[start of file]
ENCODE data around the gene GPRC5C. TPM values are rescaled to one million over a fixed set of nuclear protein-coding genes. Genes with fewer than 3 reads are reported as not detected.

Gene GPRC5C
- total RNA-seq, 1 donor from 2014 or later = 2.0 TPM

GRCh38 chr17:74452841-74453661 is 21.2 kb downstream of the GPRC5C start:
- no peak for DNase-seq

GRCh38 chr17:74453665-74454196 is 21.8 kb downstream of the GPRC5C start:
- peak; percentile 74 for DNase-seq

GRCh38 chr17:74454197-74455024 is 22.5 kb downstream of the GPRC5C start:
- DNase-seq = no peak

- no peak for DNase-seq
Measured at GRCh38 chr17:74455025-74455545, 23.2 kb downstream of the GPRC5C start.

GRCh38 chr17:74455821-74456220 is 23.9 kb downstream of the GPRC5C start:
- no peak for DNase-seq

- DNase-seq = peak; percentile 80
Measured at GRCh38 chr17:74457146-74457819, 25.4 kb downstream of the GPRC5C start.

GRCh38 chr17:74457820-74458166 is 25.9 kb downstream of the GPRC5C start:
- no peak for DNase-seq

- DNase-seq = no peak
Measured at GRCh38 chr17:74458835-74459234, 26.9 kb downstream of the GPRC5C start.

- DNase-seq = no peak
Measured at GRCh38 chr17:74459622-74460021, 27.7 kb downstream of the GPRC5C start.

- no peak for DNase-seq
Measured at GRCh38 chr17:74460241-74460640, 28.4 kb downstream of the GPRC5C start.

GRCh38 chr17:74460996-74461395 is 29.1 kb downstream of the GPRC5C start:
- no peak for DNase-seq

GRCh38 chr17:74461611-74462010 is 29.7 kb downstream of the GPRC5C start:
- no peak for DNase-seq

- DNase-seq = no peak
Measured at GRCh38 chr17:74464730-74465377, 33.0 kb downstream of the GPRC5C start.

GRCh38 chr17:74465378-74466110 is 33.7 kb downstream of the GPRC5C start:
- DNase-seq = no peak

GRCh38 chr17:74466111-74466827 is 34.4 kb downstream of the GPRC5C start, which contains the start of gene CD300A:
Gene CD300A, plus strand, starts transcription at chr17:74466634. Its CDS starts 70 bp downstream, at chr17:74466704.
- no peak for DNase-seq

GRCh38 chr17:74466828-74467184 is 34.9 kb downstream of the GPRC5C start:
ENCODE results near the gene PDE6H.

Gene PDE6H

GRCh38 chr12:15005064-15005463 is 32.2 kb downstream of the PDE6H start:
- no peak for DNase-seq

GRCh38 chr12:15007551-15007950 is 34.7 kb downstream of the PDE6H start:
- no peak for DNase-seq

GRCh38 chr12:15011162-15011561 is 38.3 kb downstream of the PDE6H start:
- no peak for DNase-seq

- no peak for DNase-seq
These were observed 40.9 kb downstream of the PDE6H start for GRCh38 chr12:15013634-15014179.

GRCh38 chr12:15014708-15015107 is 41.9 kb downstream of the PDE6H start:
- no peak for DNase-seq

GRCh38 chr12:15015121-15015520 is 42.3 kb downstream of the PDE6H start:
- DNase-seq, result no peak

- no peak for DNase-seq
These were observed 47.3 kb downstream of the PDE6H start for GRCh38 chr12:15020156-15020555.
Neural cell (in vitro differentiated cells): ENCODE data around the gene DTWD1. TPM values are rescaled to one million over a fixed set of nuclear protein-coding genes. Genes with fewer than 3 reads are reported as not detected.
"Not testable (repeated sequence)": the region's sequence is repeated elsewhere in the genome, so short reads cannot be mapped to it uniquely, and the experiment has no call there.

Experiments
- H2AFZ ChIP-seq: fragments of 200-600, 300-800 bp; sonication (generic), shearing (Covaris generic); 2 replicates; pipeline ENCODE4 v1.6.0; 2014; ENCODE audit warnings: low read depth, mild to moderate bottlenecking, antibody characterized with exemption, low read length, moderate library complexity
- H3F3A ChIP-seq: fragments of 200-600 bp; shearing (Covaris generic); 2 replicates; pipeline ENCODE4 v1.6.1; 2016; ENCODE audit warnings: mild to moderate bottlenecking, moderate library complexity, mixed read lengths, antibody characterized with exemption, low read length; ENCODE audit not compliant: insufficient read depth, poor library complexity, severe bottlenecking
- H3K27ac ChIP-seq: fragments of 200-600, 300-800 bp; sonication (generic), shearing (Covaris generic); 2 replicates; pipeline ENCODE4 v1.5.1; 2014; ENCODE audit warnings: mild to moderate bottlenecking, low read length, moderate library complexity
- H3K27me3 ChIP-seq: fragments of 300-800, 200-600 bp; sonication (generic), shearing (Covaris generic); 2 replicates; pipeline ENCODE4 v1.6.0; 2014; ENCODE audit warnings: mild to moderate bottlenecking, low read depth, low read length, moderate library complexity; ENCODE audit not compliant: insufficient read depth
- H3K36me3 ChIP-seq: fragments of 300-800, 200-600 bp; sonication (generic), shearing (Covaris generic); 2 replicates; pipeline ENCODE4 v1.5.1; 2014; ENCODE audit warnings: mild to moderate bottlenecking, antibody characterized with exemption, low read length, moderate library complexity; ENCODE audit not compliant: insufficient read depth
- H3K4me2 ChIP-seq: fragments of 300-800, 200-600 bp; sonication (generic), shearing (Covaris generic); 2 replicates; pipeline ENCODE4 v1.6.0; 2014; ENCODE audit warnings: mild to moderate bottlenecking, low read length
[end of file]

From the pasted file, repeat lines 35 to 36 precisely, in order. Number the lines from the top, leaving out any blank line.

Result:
GRCh38 chr17:74466828-74467184 is 34.9 kb downstream of the GPRC5C start:
ENCODE results near the gene PDE6H.